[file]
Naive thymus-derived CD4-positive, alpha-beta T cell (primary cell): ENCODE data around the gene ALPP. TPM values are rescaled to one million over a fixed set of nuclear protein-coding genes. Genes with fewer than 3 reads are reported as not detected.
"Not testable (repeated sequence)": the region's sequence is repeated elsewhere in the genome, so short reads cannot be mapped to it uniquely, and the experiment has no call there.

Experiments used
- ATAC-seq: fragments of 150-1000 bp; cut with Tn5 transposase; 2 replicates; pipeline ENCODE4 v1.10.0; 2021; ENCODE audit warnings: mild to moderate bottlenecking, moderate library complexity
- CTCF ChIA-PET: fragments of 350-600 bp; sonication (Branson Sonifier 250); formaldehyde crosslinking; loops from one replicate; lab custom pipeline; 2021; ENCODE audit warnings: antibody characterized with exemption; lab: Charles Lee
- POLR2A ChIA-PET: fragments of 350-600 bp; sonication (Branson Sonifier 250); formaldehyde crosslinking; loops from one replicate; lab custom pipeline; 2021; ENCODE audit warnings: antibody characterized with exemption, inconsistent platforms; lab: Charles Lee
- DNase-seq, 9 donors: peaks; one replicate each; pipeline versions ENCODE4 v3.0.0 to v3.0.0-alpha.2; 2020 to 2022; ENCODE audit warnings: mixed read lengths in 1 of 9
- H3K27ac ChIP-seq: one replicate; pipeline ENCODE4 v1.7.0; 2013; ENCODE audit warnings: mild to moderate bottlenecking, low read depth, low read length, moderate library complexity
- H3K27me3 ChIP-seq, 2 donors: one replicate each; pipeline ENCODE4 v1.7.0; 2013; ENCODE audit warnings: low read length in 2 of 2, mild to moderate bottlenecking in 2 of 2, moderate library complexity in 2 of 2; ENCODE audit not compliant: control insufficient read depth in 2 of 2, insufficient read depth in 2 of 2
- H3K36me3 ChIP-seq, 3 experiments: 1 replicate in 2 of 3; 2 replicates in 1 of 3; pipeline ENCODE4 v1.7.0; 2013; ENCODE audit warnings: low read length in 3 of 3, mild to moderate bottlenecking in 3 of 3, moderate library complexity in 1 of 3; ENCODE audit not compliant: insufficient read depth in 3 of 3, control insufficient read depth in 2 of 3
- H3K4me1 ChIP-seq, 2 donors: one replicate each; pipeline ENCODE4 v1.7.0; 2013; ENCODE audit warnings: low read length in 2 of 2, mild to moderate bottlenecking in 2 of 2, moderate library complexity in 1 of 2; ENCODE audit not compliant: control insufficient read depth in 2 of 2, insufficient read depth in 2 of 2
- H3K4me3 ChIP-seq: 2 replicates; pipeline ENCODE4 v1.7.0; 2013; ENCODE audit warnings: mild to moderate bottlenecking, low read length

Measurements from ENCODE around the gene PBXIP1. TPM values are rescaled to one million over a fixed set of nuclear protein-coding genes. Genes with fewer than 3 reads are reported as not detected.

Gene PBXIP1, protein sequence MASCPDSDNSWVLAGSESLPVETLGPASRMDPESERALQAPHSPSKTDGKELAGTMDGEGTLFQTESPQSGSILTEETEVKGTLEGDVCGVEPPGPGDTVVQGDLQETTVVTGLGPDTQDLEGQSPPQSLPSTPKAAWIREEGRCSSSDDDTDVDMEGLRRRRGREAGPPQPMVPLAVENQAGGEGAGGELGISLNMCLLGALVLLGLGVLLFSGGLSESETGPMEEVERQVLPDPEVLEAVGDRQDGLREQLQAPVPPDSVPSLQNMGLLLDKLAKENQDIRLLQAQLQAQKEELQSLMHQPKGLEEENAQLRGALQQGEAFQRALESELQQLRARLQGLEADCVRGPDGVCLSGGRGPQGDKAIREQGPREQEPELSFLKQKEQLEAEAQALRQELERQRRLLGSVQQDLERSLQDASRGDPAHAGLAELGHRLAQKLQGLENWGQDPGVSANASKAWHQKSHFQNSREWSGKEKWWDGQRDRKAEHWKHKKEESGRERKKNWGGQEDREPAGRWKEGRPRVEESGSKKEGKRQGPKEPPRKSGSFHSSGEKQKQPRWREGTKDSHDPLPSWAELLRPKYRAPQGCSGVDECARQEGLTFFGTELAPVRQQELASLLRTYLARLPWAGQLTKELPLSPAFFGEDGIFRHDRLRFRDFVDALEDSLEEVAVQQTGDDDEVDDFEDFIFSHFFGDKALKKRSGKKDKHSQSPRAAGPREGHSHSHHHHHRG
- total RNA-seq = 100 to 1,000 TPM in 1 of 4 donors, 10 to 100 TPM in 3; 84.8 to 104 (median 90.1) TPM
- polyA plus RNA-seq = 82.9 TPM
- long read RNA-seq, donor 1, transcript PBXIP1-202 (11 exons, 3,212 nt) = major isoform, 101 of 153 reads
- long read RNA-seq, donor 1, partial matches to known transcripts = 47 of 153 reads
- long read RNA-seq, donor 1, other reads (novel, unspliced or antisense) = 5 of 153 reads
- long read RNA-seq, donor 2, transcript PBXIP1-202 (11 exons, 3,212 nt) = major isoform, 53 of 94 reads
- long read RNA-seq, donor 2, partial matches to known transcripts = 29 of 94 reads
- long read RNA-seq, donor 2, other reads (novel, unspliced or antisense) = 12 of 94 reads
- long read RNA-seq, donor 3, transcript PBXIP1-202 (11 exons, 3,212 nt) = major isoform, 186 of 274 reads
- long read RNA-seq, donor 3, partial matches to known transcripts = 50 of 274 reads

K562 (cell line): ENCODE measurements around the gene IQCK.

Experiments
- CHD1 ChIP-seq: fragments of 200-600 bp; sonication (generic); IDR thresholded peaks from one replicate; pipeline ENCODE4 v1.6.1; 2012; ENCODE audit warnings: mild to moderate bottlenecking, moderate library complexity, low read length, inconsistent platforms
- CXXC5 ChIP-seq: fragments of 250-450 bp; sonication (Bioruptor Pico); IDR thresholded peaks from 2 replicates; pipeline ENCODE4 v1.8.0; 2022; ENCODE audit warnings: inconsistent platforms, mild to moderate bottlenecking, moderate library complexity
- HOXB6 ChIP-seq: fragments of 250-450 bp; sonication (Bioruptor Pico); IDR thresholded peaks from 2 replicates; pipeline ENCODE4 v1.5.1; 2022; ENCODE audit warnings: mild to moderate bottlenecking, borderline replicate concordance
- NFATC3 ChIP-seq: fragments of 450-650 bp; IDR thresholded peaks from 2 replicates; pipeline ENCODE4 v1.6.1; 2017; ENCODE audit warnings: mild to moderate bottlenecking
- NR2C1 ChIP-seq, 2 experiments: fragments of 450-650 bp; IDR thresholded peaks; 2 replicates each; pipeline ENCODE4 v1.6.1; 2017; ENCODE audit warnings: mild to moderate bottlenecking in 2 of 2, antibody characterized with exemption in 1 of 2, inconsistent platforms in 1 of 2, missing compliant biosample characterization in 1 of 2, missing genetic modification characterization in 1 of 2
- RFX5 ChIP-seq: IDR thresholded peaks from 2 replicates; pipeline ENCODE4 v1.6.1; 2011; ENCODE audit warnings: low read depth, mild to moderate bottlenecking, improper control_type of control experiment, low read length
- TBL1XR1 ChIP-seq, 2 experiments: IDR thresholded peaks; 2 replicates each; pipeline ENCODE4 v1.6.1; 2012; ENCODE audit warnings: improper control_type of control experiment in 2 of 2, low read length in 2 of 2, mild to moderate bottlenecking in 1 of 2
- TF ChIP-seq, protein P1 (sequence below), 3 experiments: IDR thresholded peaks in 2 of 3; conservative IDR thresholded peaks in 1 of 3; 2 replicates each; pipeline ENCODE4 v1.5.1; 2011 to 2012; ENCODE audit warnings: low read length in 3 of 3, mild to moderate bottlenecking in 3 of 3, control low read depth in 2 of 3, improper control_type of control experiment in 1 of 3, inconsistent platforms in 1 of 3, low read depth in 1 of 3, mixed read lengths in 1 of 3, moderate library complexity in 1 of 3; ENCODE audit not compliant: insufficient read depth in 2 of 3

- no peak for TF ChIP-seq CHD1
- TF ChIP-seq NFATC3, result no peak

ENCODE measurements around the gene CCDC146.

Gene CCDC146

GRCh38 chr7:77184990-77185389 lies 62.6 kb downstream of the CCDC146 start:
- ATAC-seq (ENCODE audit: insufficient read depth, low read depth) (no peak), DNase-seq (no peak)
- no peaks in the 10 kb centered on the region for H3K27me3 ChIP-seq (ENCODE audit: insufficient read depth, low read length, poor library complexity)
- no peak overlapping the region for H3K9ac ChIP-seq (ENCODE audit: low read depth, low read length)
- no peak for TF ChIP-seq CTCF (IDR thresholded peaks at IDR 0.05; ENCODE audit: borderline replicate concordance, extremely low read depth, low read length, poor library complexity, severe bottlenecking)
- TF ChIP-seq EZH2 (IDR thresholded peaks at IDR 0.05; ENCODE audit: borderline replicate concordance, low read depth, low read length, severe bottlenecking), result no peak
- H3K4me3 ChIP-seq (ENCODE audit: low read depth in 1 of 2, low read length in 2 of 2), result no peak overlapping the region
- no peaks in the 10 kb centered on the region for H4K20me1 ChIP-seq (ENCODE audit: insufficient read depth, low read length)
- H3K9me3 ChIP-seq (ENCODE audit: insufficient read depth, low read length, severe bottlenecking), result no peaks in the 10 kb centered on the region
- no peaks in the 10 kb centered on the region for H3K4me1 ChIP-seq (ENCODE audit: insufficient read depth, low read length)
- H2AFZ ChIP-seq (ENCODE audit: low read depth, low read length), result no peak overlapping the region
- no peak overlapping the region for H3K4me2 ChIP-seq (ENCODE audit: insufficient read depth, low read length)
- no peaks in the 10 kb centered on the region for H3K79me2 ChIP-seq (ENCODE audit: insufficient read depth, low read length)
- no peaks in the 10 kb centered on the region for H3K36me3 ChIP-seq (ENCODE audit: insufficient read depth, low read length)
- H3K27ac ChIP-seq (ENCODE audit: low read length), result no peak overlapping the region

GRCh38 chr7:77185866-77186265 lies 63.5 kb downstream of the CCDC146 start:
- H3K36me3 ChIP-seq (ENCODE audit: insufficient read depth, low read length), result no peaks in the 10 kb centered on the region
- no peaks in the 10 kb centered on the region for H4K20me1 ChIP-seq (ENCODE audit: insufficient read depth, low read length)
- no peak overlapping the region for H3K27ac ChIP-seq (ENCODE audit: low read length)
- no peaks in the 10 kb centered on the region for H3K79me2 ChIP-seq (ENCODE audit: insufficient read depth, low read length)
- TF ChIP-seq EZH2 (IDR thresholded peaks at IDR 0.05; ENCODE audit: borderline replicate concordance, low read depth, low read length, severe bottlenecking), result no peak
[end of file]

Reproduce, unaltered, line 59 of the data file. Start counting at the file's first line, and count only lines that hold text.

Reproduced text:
- TF ChIP-seq EZH2 (IDR thresholded peaks at IDR 0.05; ENCODE audit: borderline replicate concordance, low read depth, low read length, severe bottlenecking), result no peak